In less than a month’s time, the world has repeatedly witnessed the shocking reality of what many in society think of babies with special needs. And this is a perfect opportunity for us to educate others to another shocking reality—that these children are amazing, loving, fun, joyful blessings (I could go on and on).
First there was, Pattaramon Chanbua, a young woman from Thailand who served as a surrogate mother for David and Wendy Farnell, an Australian couple. For a fee, Pattaramon was to carry and give birth to the couple’s biological child. During the pregnancy it was discovered that she was carrying twins and the baby boy had Down syndrome. The doctors and biological parents asked her to abort the affected baby, but she adamantly refused. In the end, the couple took the “healthy” baby girl and abandoned the boy.
Pattaramon is now raising and loving the child named Gammy and prays the couple will love the little girl. After this went public and the Farnells were identified, a worldwide outcry ensued against them, especially in Australia. It wasn’t just pro-lifers who were upset, their callous behavior generated distain from all segments of society. The couple first hid in their home, and then demanded a refund from the surrogacy agency claiming, “This is all your fault.” Fortunately for Gammy, a “Hope for Gammy” charity fund was established and has raised over $240,000 to assist Pattaramon in raising him.
Next, Richard Dawkins, one of the world’s best known atheists, stepped into it big time. The British “ethicist” started by saying that Ireland was a civilized country except for one thing—they didn’t abort their babies. When asked if Britain’s 994 babies, aborted because they had Down syndrome, was “civilized” he responded, “Yes, it is very civilized.” Dawkins then added, “It would be immoral to bring [the child] into the world if you have a choice.” This generated another public firestorm and many responses which can’t be repeated here. The anger caught Dawkins off guard and he responded with a backhand apology.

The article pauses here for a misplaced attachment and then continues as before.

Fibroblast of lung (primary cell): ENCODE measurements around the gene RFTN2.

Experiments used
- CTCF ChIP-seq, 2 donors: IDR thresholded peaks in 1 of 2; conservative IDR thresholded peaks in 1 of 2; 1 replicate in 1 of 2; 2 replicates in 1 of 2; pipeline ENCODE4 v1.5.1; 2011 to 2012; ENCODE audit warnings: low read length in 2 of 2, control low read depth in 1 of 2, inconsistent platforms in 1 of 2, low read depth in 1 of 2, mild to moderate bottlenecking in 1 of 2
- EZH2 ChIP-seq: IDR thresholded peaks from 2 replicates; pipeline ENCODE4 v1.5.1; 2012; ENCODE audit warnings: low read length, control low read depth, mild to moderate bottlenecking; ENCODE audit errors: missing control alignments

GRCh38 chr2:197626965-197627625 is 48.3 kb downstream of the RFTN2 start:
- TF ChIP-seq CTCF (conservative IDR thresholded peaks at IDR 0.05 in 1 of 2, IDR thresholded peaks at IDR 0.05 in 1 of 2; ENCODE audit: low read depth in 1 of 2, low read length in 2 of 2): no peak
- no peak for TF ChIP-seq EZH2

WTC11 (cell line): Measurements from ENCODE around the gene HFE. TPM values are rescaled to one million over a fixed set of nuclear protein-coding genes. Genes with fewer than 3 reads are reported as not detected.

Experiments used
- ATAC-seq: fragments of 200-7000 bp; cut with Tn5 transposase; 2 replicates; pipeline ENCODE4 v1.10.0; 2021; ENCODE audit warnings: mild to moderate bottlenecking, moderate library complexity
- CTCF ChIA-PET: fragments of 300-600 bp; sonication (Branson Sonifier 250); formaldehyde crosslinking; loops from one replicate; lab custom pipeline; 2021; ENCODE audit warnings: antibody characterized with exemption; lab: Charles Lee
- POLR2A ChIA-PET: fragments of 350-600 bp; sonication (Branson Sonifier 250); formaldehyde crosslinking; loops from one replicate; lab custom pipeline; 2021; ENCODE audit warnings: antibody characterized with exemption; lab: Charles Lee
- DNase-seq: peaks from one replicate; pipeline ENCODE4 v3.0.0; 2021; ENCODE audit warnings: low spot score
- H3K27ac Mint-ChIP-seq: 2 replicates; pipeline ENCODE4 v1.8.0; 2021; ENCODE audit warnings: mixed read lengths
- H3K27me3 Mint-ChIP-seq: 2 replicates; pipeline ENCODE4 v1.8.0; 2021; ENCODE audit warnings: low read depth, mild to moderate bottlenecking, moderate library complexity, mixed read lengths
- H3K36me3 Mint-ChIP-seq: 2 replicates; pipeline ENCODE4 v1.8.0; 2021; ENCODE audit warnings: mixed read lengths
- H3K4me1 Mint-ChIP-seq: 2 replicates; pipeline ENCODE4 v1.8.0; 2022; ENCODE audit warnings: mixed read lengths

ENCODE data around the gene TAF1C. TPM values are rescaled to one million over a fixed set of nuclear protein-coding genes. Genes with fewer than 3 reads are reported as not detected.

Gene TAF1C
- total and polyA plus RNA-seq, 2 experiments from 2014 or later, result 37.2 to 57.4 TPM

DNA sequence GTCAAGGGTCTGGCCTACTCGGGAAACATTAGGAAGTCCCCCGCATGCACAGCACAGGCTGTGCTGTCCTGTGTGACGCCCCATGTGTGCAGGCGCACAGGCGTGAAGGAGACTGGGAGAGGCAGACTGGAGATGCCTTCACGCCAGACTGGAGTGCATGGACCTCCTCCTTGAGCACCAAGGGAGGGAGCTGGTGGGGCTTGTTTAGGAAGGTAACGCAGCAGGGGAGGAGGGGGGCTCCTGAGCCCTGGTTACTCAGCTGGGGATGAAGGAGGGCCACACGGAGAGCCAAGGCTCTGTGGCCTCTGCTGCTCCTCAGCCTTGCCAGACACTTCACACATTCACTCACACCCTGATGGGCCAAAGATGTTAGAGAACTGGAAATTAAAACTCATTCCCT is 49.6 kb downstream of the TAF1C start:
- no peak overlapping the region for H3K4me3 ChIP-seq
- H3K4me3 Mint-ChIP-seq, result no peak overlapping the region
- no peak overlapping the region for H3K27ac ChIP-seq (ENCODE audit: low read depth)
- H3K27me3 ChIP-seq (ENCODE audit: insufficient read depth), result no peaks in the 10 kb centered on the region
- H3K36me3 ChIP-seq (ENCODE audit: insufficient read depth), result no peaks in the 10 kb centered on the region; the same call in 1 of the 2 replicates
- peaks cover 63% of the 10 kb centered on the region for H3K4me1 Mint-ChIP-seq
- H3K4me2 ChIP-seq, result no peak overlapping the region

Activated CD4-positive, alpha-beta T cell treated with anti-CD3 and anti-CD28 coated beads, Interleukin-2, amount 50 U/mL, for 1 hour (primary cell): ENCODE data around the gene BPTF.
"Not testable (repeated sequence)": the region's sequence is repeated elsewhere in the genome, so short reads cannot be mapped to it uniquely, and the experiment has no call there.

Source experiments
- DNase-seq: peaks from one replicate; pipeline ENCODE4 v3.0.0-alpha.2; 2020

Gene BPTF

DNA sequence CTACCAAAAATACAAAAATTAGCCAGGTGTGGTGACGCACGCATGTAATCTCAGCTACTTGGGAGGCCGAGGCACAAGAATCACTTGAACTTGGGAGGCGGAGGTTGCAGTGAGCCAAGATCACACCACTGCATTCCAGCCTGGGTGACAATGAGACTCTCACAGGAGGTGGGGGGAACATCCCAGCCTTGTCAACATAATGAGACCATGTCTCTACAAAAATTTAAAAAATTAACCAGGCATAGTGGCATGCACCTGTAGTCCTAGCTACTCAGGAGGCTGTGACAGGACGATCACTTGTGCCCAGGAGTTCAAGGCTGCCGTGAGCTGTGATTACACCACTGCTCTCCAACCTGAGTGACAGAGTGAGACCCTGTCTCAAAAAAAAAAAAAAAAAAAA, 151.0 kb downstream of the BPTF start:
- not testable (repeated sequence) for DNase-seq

Most recently, another couple paying a surrogate mother to carry and deliver their baby also had twins, one with complications, and their reaction mirrored the Farnells. Jenny, their British surrogate mother, delivered and the girl had Congenital Myotonic Dystrophy. Symptoms can often include autism, mental retardation or poor muscle tone. The biological mother reacted to the news by telling Jenny, “She’d be a [very bad word] dribbling cabbage. Who would want to adopt her?” The couple then abandoned the affected girl and took the “normal” baby boy home with them. Jenny is now raising the girl as her own.
The unvarnished cruelty exhibited by these individuals takes our breath away. But we need to quickly get it back because God put us here for such a time as this. You and I must become effective ambassadors for children with special needs while society is attentive and listening.
Richard Dawkins said it was “moral” to abort babies with Down syndrome to alleviate suffering. I doubt he’s that ignorant, but just in case, I’ll repeat this for his benefit and others who believe him. They aren’t suffering. People with Down syndrome are happy, loving, loyal and a joy to be around. Ask anyone who lives with them or knows them. People with Down syndrome can be productive. Ask Tim Harris who owns and operates his own restaurant. Some go to college. Others are homecoming queen or king and queen of prom. Still more become cheerleaders. Some know the governor by name and even co-sign legislation with him. (Again, I could go on and on).
Join me by turning what are ugly, negative events into celebrated educational opportunities. If you know someone facing a prenatal diagnosis of Down syndrome or have just delivered, share these resources with them. We can also put them in touch with parents who are experienced at loving these children.
I have a deep and abiding love for individuals with Down syndrome. Those links show why. You and I can take cruel and painful words of ignorance and turn them into open minds and changed hearts with life-saving results. It starts right here. Now, share this email.